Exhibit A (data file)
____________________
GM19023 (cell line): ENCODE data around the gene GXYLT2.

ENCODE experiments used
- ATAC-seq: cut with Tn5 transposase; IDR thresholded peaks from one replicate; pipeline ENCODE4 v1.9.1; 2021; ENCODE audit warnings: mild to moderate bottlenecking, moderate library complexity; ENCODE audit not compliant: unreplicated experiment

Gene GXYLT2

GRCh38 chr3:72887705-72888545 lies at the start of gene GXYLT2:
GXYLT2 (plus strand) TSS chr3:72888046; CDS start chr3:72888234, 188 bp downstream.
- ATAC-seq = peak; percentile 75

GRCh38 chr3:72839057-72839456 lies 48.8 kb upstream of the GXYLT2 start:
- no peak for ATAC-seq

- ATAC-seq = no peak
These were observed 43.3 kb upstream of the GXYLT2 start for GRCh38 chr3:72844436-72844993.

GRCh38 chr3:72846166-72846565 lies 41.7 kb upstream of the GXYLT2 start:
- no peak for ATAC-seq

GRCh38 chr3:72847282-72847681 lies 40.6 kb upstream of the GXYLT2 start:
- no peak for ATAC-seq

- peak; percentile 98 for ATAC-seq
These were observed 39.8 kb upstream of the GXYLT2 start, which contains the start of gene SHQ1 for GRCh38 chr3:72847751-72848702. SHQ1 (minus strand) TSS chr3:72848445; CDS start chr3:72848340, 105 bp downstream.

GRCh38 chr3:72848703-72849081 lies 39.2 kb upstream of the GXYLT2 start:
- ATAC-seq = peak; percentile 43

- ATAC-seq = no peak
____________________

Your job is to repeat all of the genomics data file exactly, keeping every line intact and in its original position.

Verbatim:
GM19023 (cell line): ENCODE data around the gene GXYLT2.

ENCODE experiments used
- ATAC-seq: cut with Tn5 transposase; IDR thresholded peaks from one replicate; pipeline ENCODE4 v1.9.1; 2021; ENCODE audit warnings: mild to moderate bottlenecking, moderate library complexity; ENCODE audit not compliant: unreplicated experiment

Gene GXYLT2

GRCh38 chr3:72887705-72888545 lies at the start of gene GXYLT2:
GXYLT2 (plus strand) TSS chr3:72888046; CDS start chr3:72888234, 188 bp downstream.
- ATAC-seq = peak; percentile 75

GRCh38 chr3:72839057-72839456 lies 48.8 kb upstream of the GXYLT2 start:
- no peak for ATAC-seq

- ATAC-seq = no peak
These were observed 43.3 kb upstream of the GXYLT2 start for GRCh38 chr3:72844436-72844993.

GRCh38 chr3:72846166-72846565 lies 41.7 kb upstream of the GXYLT2 start:
- no peak for ATAC-seq

GRCh38 chr3:72847282-72847681 lies 40.6 kb upstream of the GXYLT2 start:
- no peak for ATAC-seq

- peak; percentile 98 for ATAC-seq
These were observed 39.8 kb upstream of the GXYLT2 start, which contains the start of gene SHQ1 for GRCh38 chr3:72847751-72848702. SHQ1 (minus strand) TSS chr3:72848445; CDS start chr3:72848340, 105 bp downstream.

GRCh38 chr3:72848703-72849081 lies 39.2 kb upstream of the GXYLT2 start:
- ATAC-seq = peak; percentile 43

- ATAC-seq = no peak